(Sheet of 12 stamps, reduced size, image obtained from a Shreves auction)

These stamps were printed in sheets of 12 stamps, the upper right corner has the value 'TEN' (see picture above), while all the others have the value 'FIVE'. There are 12 different types of these stamps (11 of the 5 and 1 of the 10 c). The 5 c exist with and without dot behind 'CENTS', the 10 c never has a dot behind 'CENTS'.

Value of the stamps

vc = very common
c  = common
*  = not so common
** = uncommon
*** = very uncommon
R   = rare
RR  = very rare
RRR = extremely rare
ValueUnusedUsedRemarks
5 cRRRRR 
10 cRRRRRR 

Reprints exist, in general with one of the following letters on the backside: 'B O G E R T D U R B I N' (reprints without letters also exist).


(Reprint, front and backside)

The above stamp looks like a forgery made by George A. Hussey (see 'Philatelic forgers, their lives and works' by V.E. Tyler). It exactly resembles the picture given in this book. The 'S' of 'CENTS' is very far to the left, the 'O' of 'PROV' seems smaller than the other letters, the 'R' seems larger.

Another lithographed forgery:

And another forgery:

I know that Sperati also made forgeries of these stamps. I do not have any information about the distinguishing characteristics for these forgeries.


(Front and backside of a Sperati forgery)

 

1845 St.Louis, two bears holding shield


(Genuine stamps, images obtained from a Bennett auction)


(Genuine, reduced size)


(Images obtained from a Siegel auction)


(Image obtained from a Shreves auction, with typical cancel)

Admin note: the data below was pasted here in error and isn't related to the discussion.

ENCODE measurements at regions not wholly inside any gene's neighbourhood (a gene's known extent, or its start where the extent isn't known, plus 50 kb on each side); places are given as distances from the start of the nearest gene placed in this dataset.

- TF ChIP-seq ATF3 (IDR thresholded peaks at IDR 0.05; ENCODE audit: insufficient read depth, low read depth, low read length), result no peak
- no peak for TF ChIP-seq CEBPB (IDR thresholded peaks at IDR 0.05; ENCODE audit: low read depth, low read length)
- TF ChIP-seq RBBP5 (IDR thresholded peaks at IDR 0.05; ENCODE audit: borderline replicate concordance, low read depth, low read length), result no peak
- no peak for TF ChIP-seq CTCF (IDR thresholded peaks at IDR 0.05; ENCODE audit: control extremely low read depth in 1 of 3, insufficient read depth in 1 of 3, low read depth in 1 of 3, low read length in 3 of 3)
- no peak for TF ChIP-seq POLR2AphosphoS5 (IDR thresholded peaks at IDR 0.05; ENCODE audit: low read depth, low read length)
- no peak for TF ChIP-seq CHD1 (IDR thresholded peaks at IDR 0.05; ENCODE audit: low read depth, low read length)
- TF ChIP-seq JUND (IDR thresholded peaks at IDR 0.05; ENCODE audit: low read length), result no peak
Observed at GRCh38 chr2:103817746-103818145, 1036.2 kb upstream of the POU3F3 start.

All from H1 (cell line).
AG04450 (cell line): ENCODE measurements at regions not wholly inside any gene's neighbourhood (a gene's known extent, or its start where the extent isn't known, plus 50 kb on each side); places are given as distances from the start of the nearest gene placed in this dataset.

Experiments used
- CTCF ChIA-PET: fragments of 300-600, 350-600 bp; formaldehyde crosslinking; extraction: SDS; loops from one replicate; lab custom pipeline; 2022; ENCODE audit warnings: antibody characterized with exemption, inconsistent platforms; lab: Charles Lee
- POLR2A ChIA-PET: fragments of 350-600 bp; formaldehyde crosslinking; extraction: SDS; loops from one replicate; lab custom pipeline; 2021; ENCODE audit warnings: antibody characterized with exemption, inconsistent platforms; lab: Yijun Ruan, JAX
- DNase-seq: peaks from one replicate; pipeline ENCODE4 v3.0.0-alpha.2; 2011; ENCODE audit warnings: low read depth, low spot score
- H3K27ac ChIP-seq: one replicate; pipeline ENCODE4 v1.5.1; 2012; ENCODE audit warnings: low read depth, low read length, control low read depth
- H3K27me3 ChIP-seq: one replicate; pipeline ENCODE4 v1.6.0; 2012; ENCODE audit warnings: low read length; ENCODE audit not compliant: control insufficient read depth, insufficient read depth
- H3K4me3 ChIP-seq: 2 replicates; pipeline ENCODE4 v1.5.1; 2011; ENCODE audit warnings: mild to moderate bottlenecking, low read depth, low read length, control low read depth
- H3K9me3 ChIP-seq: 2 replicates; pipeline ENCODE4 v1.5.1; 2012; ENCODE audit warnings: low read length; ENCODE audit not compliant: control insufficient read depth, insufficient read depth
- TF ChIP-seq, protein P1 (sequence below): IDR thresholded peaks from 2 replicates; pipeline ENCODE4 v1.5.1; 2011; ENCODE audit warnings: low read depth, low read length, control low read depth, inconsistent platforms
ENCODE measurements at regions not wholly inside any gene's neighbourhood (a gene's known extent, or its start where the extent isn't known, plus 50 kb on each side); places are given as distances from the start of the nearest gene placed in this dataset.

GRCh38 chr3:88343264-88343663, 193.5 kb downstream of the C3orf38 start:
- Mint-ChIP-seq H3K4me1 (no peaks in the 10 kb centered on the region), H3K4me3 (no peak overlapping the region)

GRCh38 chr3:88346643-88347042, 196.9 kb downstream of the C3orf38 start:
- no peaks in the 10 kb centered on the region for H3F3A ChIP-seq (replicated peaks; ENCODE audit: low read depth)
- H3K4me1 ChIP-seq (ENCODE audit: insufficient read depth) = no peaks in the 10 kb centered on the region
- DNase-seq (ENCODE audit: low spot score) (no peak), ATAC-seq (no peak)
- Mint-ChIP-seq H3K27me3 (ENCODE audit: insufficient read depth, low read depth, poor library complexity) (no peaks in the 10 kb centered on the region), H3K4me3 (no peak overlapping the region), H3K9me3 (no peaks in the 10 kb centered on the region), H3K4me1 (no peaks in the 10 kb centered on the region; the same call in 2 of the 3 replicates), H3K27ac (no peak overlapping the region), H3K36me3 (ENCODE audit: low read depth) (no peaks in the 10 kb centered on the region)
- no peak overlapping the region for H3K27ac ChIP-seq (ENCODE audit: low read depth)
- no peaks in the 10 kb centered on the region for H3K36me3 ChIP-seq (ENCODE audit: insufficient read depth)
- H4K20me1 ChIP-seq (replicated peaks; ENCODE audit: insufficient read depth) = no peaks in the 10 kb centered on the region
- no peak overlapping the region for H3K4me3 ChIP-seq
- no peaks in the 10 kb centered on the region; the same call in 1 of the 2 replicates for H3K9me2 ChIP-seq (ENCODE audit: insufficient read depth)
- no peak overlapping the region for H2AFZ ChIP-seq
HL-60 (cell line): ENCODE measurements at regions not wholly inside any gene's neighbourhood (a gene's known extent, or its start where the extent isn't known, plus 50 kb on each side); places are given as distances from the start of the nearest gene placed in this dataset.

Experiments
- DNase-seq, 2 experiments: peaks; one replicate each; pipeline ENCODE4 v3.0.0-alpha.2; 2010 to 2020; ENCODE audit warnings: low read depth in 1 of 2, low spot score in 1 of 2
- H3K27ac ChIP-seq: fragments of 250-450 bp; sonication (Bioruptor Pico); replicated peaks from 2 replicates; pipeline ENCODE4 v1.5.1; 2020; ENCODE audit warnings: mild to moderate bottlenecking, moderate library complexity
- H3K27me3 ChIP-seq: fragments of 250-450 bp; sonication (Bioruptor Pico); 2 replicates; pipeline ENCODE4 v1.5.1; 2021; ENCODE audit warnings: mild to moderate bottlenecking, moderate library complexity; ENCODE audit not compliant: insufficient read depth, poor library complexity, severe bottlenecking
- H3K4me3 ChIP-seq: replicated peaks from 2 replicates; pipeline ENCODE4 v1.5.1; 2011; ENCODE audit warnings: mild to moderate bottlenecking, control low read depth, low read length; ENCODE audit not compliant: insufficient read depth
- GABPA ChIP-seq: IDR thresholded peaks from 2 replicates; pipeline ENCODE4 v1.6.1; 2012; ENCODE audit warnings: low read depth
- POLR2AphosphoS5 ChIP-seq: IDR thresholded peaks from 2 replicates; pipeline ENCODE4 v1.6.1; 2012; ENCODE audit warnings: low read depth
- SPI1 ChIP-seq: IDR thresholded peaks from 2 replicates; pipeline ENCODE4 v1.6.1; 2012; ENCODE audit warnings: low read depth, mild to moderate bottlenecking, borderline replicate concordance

5 c black 
  10 c black
  20 c black

These stamps exist on greenish paper, on grey-lilac paper and finally on pelure paper. The 20 cent value was only discovered by Scott in 1869. Many experts first believed them to be forgeries.

They were printed in a plate constisting of 6 stamps (two colums and three rows). First, the three stamps on the left were in the 5 c value and the three at the right in the 10 c value. These first stamps (often referred to as first plate) are all on greenish paper. The upper 5 c and middle 5 c were then changed to 20 c stamps by scratching out the old value and inserting a primitive '20'. This is often referred to as the second plate. A small amount of these stamps of the second plate was also printed on greenish paper (thus making the 20 c on greenish paper a great rarity). Later grey-lilac paper was used for this plate, the 5 c on this paper is also a great rarity. A third plate exists, in which the '20' was re-changed back to a '5', they seem all to have been printed on thin pelure paper.

Value of the stamps

vc = very common
c  = common
*  = not so common
** = uncommon
*** = very uncommon
R   = rare
RR  = very rare
RRR = extremely rare
ValueUnusedUsedRemarks
All valuesRRRRRR 

Forgeries:

The following label (cut to shape, so without the text around it) seems to be offered often as a 'reprint':

I know that Samuel Allan Taylor made forgeries of at least the 5 c value (also in colour blue?). Other forgeries exist, also in bogus colours. I have seen 5 c blue, 5 c red. Also a photographic reproduction has been seen by me. If anybody has more information concerning these forgeries, please contact me!

More deceptive forgeries exist, example:

 

1858 Tuscumbia, Ala, Envelope, inscription 'TUSCUMBIA ALA PAID 3' in a circle

(Sorry, no image available yet)

  3 c red

 


Copyright by Evert Klaseboer